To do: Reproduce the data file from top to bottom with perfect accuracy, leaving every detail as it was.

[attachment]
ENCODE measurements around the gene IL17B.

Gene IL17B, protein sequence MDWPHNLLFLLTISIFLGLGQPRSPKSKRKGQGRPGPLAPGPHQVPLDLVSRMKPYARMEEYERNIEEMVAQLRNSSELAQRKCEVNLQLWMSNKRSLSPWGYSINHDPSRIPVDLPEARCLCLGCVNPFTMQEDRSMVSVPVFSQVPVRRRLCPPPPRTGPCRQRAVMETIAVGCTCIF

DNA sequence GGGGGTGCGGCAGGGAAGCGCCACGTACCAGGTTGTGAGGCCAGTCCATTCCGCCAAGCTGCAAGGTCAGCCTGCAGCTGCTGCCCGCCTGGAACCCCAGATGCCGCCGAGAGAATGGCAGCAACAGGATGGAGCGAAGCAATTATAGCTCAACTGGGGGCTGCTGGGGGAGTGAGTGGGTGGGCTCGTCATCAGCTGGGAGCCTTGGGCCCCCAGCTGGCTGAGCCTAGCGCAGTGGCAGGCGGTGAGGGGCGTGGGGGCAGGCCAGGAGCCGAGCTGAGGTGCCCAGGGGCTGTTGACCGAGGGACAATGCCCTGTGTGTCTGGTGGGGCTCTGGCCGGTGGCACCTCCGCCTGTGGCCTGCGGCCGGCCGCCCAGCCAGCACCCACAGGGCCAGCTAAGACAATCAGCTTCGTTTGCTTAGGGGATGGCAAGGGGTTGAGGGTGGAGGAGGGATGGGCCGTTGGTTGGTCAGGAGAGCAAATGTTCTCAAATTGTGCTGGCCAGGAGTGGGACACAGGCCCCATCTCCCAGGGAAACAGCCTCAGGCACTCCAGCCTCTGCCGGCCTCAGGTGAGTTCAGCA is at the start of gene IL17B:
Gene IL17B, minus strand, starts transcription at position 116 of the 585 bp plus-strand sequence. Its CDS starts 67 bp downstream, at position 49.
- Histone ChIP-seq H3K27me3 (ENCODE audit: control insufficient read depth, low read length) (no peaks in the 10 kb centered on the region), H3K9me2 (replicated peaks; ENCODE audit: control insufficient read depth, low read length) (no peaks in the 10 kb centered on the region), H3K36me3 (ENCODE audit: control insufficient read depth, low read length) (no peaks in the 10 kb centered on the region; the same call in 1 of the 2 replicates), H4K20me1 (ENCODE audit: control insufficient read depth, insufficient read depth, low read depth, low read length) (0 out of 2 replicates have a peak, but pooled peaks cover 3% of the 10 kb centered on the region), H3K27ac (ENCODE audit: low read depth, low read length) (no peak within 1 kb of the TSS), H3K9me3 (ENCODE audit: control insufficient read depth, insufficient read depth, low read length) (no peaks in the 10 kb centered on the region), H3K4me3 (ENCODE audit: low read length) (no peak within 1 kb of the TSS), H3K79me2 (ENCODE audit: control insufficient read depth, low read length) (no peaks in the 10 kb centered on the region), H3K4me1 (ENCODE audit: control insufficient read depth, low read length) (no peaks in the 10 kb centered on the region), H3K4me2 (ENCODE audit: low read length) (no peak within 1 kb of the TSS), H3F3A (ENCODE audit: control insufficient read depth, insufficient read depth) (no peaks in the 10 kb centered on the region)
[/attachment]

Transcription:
ENCODE measurements around the gene IL17B.

Gene IL17B, protein sequence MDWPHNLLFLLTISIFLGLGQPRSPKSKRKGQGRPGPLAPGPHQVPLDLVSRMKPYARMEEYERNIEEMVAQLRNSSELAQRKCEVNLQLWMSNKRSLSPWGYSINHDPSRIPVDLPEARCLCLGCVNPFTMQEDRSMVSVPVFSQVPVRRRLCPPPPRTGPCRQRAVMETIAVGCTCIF

DNA sequence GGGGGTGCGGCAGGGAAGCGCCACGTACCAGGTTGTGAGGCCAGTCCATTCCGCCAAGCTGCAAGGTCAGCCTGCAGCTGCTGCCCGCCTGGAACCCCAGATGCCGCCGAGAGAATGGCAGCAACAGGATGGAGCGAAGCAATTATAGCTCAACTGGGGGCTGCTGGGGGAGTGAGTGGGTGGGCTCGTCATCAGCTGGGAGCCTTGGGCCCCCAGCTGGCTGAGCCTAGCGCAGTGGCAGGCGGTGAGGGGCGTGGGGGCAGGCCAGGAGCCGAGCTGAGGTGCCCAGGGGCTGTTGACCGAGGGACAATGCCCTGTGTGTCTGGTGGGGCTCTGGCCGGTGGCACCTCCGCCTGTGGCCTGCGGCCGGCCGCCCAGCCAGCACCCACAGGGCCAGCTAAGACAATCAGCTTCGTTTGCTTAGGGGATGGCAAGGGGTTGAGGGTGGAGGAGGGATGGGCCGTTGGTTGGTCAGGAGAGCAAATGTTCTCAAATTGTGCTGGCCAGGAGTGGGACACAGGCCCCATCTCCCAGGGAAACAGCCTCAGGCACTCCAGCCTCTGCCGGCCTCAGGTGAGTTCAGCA is at the start of gene IL17B:
Gene IL17B, minus strand, starts transcription at position 116 of the 585 bp plus-strand sequence. Its CDS starts 67 bp downstream, at position 49.
- Histone ChIP-seq H3K27me3 (ENCODE audit: control insufficient read depth, low read length) (no peaks in the 10 kb centered on the region), H3K9me2 (replicated peaks; ENCODE audit: control insufficient read depth, low read length) (no peaks in the 10 kb centered on the region), H3K36me3 (ENCODE audit: control insufficient read depth, low read length) (no peaks in the 10 kb centered on the region; the same call in 1 of the 2 replicates), H4K20me1 (ENCODE audit: control insufficient read depth, insufficient read depth, low read depth, low read length) (0 out of 2 replicates have a peak, but pooled peaks cover 3% of the 10 kb centered on the region), H3K27ac (ENCODE audit: low read depth, low read length) (no peak within 1 kb of the TSS), H3K9me3 (ENCODE audit: control insufficient read depth, insufficient read depth, low read length) (no peaks in the 10 kb centered on the region), H3K4me3 (ENCODE audit: low read length) (no peak within 1 kb of the TSS), H3K79me2 (ENCODE audit: control insufficient read depth, low read length) (no peaks in the 10 kb centered on the region), H3K4me1 (ENCODE audit: control insufficient read depth, low read length) (no peaks in the 10 kb centered on the region), H3K4me2 (ENCODE audit: low read length) (no peak within 1 kb of the TSS), H3F3A (ENCODE audit: control insufficient read depth, insufficient read depth) (no peaks in the 10 kb centered on the region)